It seems like this pandemic has led to a constant need to adapt. First it was adapting to things closing down and now it’s adapting to things opening back up. A very common mental reaction is that of catstrophizing. When the future is unknown, the brain fills in that unknown with the worst case scenarios. A lot of times we don’t even recognize that we are doing this.
For example, your boss is angry or disappointed with you and you start feeling anxious. It may take a bit of digging into your subconscious to recognize that the anxiety the situation is causing you is that you’re imagining you might get fired. But your brain doesn’t stop there, your subconscious is already imagining that you won’t be able to pay the rent and you’ll have to move from the neighborhood you love and you might end of homeless or living with your parents.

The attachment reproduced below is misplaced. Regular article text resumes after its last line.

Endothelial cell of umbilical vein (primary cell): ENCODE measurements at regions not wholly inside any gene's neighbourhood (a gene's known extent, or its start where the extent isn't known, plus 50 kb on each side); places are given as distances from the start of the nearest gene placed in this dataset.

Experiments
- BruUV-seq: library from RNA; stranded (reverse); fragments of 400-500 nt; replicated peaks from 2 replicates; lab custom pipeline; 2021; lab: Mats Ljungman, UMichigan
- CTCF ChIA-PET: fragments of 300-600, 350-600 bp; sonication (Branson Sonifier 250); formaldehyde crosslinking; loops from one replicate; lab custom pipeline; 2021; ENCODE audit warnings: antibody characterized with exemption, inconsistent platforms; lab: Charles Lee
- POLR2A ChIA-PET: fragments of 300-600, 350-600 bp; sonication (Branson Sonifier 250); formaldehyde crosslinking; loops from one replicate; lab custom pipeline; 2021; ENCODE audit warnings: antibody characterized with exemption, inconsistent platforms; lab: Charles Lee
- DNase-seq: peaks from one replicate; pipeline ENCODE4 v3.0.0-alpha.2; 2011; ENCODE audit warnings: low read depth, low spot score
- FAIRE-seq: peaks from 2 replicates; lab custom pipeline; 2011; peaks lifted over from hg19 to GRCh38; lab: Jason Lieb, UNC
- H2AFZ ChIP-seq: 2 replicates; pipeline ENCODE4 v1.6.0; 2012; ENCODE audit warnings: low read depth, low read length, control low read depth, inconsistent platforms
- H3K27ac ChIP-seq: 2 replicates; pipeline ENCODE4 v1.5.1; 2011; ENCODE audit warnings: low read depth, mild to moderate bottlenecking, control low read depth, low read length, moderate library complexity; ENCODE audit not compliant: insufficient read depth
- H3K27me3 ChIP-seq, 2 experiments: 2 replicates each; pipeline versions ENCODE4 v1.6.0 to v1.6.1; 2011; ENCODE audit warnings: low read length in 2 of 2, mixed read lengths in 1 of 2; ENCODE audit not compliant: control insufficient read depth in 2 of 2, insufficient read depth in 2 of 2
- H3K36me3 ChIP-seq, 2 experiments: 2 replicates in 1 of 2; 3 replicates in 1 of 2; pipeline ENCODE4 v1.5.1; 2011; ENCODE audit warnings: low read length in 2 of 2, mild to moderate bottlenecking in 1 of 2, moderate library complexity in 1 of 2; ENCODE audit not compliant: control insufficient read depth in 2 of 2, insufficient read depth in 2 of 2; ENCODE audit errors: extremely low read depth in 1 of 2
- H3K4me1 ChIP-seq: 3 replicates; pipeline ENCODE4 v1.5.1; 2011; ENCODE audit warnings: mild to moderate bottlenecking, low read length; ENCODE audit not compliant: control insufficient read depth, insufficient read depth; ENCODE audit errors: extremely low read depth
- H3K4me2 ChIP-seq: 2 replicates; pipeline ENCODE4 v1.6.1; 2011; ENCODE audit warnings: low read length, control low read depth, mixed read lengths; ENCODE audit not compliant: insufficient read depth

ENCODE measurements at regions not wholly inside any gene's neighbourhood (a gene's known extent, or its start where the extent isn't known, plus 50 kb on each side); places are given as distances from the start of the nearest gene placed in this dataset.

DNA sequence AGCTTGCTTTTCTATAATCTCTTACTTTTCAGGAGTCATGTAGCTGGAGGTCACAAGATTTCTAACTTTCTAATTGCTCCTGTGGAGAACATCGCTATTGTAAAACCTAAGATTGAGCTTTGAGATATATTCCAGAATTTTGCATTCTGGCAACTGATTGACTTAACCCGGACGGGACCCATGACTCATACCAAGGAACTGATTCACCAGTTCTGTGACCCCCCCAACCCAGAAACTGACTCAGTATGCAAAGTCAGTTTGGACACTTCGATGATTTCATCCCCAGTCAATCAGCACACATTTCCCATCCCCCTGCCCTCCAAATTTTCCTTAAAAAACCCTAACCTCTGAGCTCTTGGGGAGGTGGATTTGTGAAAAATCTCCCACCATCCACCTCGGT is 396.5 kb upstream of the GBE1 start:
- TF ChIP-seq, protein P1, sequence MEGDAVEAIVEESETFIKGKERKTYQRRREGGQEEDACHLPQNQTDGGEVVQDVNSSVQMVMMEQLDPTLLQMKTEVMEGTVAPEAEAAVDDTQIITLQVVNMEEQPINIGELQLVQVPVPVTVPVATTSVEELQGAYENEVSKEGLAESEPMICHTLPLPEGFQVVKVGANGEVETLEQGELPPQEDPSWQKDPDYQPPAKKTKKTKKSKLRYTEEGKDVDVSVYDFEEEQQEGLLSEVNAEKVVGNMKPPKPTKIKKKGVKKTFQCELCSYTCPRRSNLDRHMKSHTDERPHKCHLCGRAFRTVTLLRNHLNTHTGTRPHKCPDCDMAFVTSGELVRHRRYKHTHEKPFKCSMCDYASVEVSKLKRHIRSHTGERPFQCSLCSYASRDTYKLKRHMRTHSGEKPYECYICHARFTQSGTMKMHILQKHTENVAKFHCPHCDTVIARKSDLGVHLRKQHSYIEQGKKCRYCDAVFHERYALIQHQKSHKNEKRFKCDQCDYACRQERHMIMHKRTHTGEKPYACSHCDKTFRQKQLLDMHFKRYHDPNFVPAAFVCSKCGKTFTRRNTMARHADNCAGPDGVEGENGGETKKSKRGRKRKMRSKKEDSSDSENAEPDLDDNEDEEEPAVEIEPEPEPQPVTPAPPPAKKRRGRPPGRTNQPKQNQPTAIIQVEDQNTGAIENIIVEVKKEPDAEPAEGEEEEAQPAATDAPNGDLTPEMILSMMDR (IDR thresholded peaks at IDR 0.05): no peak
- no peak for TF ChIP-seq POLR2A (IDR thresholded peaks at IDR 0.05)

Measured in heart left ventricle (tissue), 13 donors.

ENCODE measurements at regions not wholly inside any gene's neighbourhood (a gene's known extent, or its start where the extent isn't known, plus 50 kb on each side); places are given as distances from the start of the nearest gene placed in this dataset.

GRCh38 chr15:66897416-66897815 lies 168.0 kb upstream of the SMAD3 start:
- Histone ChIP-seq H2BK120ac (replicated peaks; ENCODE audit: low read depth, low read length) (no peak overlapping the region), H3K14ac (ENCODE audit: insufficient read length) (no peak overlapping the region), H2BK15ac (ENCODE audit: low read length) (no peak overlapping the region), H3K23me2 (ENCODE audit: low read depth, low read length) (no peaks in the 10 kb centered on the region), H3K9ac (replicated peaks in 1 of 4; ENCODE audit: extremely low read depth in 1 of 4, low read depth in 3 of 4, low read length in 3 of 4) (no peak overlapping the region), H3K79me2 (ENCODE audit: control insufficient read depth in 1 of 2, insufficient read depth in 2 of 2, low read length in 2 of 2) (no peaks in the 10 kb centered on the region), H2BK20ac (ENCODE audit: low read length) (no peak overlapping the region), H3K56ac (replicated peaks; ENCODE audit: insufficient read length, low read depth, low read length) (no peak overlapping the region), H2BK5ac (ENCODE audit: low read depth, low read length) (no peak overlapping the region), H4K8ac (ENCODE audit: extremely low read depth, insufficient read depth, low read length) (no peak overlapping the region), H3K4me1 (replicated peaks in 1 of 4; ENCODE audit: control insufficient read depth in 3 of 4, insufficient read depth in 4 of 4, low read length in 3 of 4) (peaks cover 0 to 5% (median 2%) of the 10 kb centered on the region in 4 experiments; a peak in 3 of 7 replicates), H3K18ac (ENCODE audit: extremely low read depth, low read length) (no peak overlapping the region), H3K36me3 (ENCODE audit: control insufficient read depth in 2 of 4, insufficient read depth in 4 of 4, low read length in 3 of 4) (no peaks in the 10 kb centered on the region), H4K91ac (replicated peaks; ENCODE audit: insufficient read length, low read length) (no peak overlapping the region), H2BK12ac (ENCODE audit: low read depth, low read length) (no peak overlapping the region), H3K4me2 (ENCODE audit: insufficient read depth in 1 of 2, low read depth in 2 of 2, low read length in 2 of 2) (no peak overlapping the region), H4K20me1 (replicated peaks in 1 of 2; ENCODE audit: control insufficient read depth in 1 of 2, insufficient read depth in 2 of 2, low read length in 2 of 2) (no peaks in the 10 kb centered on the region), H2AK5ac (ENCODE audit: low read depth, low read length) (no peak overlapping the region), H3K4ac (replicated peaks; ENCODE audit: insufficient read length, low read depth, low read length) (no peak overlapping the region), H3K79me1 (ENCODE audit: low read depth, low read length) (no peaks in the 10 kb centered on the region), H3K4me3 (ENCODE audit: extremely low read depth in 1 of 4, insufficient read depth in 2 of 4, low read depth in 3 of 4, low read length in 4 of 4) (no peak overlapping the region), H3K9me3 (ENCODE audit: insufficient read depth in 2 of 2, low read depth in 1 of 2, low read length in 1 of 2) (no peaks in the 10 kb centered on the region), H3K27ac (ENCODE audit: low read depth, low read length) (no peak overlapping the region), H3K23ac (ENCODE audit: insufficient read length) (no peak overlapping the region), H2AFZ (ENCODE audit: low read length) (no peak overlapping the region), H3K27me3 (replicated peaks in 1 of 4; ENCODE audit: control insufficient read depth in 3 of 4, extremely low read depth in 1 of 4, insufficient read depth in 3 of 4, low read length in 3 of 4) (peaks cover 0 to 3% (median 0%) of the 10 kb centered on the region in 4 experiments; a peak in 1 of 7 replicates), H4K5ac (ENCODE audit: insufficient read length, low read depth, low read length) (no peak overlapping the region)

When it comes to catastrophizing, it’s important to stop yourself when you recognize you’re anxious about a future that may or may not happen. Remind yourself that you can’t see the future and the things you fear aren’t what are happening right now. Consciously state to yourself the current facts. He isn’t firing me, he’s just angry. And then think of a few reasons that the future might take a more positive route. So, instead of I’ll wind up homeless, go back. They are too understaffed to fire me, I could get another job or roommate to pay the rent, I might even be happier with a new job, etc.
This requires you to agree that you can’t be sure of the future and commit to wrestling your brain into looking at the positive. Yes, you might be wrong, but your negative imaginings could also not only be wrong but have led you through hours or days of anxiety for no reason.
So this week, notice each time you are thinking about the future. It’s ok if your brain comes up with possible problems but force it to also look at why those problems might not occur and the positive future you could be looking forward to.
If you’d like to know more about how you react to difficult situations and get a free recording and tips to empower you to shift the way you feel, take my Free Quiz
Have a great week!
Alicia Ruelaz Maher, M.D.